The Heretic began with a rhetorical question the author posed to himself for a comedy show: “If there is a God, why would He create us? If He’s perfect, all knowing, there’s nothing he can gain from us. He must have been so incredibly bored and lonely, that He created us for his own entertainment.”
Not exactly a new idea, it works well as the basis of a stand-up act, but it relies on the assumption that humanity was made not only in God’s physical image, but that we are all also cookie-cutter replicas of God’s psychological profile. That’s where Murphy thought the act needed to say a lot more about his own personal encounters with religion.
The challenge was to keep the laughs going through the widening gulf that inevitably opens up between the persona of God and the acts of creation in this stock-in-trade formula for comic monologues, and that’s where Murphy eventually stumbled on his alter ego: Jesus Murphy. Now a dialogue of voices performed by a single actor, the play opens up a discourse, where creation interrogates religion; atheists engage believers; secularists confront theists; in the context of the most fundamental and naïve of theological questions thrown out to a live audience of any and all faiths—in a contemporary world fractured by an increasing proliferation of fundamentalisms—including people who have never been exposed to religion.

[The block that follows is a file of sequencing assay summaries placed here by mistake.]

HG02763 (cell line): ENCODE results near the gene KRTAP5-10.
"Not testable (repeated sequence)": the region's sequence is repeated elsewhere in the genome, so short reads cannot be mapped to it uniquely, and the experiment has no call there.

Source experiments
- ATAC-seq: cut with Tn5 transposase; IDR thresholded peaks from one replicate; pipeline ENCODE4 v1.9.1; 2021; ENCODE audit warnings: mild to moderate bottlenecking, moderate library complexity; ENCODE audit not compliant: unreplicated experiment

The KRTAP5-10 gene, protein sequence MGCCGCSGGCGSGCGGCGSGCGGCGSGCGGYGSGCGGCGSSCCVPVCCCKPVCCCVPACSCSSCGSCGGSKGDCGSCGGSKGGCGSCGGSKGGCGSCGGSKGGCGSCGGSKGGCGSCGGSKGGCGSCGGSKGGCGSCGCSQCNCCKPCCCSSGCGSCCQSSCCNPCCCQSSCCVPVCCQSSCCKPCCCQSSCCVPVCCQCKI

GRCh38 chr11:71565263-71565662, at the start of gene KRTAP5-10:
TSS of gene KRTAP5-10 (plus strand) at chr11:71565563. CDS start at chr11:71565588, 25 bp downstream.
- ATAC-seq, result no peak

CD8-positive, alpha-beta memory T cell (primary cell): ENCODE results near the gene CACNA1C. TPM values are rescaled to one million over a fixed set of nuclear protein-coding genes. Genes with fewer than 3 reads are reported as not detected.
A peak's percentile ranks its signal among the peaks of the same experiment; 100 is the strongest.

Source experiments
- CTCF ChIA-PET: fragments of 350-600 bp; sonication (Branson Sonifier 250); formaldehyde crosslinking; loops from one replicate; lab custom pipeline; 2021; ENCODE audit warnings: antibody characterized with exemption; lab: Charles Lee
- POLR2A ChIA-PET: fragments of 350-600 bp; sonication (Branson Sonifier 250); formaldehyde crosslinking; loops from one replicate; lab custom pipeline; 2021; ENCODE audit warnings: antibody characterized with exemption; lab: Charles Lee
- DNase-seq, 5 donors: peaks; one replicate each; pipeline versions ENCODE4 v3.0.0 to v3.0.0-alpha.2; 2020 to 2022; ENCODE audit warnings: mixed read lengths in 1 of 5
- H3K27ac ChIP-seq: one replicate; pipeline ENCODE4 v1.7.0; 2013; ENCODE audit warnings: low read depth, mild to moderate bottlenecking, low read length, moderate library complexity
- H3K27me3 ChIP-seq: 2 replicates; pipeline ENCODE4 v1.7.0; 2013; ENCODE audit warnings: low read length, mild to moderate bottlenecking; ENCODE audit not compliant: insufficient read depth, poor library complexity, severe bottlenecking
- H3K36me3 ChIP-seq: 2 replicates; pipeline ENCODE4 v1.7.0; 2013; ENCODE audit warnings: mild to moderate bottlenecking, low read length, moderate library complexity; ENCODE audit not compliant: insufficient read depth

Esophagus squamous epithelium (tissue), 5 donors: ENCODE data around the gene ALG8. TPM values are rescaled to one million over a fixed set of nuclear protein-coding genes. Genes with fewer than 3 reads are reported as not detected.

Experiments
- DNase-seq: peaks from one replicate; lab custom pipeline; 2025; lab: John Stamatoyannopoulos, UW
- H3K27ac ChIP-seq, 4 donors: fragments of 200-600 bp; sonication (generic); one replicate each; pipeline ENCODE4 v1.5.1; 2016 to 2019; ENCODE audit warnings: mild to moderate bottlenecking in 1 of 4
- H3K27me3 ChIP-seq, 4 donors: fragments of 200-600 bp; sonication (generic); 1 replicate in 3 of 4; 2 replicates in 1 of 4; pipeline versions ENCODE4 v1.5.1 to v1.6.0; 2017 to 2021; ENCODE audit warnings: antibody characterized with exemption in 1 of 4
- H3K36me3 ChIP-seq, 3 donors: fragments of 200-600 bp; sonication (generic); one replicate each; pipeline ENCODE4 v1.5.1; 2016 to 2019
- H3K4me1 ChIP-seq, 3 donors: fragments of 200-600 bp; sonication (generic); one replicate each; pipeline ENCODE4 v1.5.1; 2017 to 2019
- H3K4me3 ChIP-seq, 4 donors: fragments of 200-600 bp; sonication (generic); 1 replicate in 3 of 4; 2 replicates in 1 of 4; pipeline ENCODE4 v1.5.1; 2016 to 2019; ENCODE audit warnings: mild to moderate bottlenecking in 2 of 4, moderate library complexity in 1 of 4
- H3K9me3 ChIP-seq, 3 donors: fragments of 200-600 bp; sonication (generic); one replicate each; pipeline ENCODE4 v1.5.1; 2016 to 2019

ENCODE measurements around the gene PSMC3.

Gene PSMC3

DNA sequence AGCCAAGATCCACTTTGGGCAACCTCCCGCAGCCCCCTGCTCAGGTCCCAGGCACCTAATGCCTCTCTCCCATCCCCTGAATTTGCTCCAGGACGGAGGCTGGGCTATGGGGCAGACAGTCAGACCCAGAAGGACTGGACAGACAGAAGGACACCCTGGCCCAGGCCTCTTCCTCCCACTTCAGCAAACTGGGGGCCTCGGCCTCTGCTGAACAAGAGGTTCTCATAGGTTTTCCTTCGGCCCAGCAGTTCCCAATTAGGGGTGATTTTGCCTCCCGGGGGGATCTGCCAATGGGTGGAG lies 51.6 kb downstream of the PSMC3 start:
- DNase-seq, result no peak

Laughter is a form of recognition, an affirmation, and when a couple of hundred people all laugh together, all say “yes, that’s true” together, it’s a powerful feeling—a force of nature, which is exactly what the author intended. This story of a Roman Catholic man tormented by the religious anxieties of his youth, who resolves to become Jesus Murphy, an evangelical atheist, makes us all believers—in ourselves.
Cast of 1 man.